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Understanding your financial aid offer

This personalized summary will help you evaluate your financial aid offer from your school to see how student debt may impact your future finances.

The information your school provided is missing the school ID, which is vital information for this tool to work. Please contact your school and ask them to ensure they are sending us the right school ID and it's in the correct format.

Once your school provides you with an updated URL link, you will be able to return here so you can continue reviewing the information in the tool.

The information your school provided is missing the program ID, which is vital information for this tool to work. Please contact your school and ask them to ensure they are sending us the right program ID and it's in the correct format.

Once your school provides you with an updated URL link, you will be able to return here so you can continue reviewing the information in the tool.

The information your school provided is missing the offer ID, which is vital information for this tool to work. Please contact your school and ask them to ensure they are sending us the right offer ID and it's in the correct format.

Once your school provides you with an updated URL link, you will be able to return here so you can continue reviewing the information in the tool.

Make sure that the information below is correct before reviewing your offer.

Ashford University
San Diego, CA
For-profit school
Program
Program type
Estimated total cost of program
$[XX] (tuition, fees, books, and supplies)
Estimated years to complete your program

Select how long you expect it to take to complete your program. This may be shorter than the program length below if you transferred in with credits that the school accepts. For example, it may be longer if you plan to attend part time or do not successfully complete your courses. We’ll use this to help calculate your total debt after graduation.

Offer ID
9e02801

As you go through the three sections of this tool, you’ll:

  1. Review your first-year financial aid offer,
  2. Evaluate the financial impact of accepting your financial aid offer by reviewing graduation rates, expected salaries, affordability, the program’s loan default rates, and other factors specific to your school and program, and
  3. Learn about your options to reduce student debt.

You must complete steps 1 and 2 of this tool before you can enroll.

About this tool

This tool uses data, financial terms and estimations that may need additional explanation. Learn more about the financial language, how calculations are created, and where the data comes from.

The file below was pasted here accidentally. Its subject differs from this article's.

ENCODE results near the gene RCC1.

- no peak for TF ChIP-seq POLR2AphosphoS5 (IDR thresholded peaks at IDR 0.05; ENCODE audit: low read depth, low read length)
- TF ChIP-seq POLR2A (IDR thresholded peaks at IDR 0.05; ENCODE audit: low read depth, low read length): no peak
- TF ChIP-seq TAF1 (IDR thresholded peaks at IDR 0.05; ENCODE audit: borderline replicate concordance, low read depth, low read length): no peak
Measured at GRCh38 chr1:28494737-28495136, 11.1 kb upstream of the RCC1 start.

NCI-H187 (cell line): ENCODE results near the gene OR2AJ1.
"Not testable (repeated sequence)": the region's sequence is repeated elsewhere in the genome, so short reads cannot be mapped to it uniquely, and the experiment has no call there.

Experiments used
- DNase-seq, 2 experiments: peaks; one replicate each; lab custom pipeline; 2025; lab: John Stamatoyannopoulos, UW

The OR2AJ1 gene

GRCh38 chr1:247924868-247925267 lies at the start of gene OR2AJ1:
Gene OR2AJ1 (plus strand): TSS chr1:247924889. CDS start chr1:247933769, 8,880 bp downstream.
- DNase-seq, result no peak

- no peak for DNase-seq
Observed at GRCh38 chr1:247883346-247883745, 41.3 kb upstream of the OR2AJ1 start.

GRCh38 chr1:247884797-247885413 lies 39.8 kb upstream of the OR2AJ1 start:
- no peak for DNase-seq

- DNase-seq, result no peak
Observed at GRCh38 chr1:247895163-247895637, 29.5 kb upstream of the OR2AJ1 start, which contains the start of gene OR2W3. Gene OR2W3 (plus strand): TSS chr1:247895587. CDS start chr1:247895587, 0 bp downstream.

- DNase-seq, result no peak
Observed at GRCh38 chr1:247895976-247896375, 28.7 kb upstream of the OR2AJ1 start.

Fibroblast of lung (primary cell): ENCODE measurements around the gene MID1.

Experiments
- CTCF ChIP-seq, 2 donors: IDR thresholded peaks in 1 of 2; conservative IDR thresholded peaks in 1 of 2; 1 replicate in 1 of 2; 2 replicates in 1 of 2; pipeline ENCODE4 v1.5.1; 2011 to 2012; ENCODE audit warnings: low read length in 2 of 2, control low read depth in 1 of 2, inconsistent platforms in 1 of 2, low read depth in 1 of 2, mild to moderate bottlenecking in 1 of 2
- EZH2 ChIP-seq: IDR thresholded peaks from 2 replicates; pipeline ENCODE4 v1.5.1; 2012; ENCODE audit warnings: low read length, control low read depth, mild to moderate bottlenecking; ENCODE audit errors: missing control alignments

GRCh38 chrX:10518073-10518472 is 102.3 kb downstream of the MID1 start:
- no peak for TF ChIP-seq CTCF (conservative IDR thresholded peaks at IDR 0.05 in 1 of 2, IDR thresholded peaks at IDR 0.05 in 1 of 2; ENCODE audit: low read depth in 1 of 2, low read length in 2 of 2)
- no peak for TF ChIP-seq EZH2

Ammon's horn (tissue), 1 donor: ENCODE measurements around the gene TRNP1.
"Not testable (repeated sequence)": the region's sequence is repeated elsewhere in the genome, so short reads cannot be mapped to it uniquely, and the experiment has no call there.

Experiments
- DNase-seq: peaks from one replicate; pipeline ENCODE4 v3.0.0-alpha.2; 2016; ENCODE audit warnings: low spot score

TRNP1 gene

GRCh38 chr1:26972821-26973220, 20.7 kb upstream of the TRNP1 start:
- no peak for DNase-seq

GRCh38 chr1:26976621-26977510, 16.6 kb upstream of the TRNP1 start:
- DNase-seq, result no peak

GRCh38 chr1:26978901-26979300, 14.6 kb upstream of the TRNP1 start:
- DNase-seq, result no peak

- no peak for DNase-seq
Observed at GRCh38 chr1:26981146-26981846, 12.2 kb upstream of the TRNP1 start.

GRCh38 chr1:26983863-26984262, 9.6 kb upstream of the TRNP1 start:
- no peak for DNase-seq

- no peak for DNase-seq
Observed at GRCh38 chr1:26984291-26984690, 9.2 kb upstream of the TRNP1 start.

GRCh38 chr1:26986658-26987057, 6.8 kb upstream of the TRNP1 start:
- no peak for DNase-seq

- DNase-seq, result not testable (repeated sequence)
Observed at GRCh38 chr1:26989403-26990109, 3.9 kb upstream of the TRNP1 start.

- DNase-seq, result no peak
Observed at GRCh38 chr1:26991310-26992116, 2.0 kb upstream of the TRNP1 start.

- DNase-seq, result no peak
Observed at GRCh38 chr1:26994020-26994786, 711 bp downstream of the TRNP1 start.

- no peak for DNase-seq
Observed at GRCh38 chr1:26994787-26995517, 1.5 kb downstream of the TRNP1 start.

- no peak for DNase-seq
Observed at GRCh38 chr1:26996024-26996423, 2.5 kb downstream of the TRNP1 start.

Get details about how this tool works

Step 1: Review your first year offer

Here is your financial aid offer from Ashford University. Please review the amounts provided by your school below and make any necessary changes or add any missing information. Please note any changes you make here will not change your financial aid offer or your eligibility for grants or loans. You will need to contact your school’s financial aid representative and work with them to update your financial aid package.

Updating...

How much does it cost to attend this school?

Includes the annual cost of the program (tuition, fees, books, and supplies) as well as ordinary living expenses that may be incurred regardless of enrollment (housing, meals, transportation, and other personal expenses)

Personal expenses like computers, daycare, entertainment, laundry, etc.

Total cost of attendance
$

Money you don’t have to pay back

Based on financial need, see how you qualify

The maximum that can be awarded per year is $0
The total of your federal aid can't be more than the total cost of attendance

Total amount awarded from your school

Total amount awarded from your state

Such as academic scholarships or grants from a foundation

Money for active or reserve servicemembers that you don’t have to pay back

The maximum that can be awarded per year is $0

Money for service members or veterans that you don’t have to pay back; see how much the GI Bill pays

Total grants and scholarships
$

Cost summary

Cost of attendance
$
Grants and scholarships
( − ) $
Your out-of-pocket cost
$

How much can you contribute without going into debt?

This section includes loans that your family has to repay, but those loans are not included in your personal debt or student loan payments summary.

Includes money that you can pay now or will earn during the school year

Includes money given to you from family or others, private loans your parents take out, etc.

Federal loans your parents take out and repay; does not count toward your total student loan debt shown in this tool

Money you earn per year from an eligible Federal Work-Study job while in school; awarded based on financial need

Contributions summary

Cash you will pay
$
Money your family/others will pay
( + ) $
Parent PLUS loans
( + ) $
Federal Work-Study
( + ) $
Your personal and family/others contributions
$

Big picture

Your out-of-pocket cost
$
Your contributions
( − ) $
Remaining cost
$

This is an estimate of the remaining costs of studying your program at Ashford University for one year.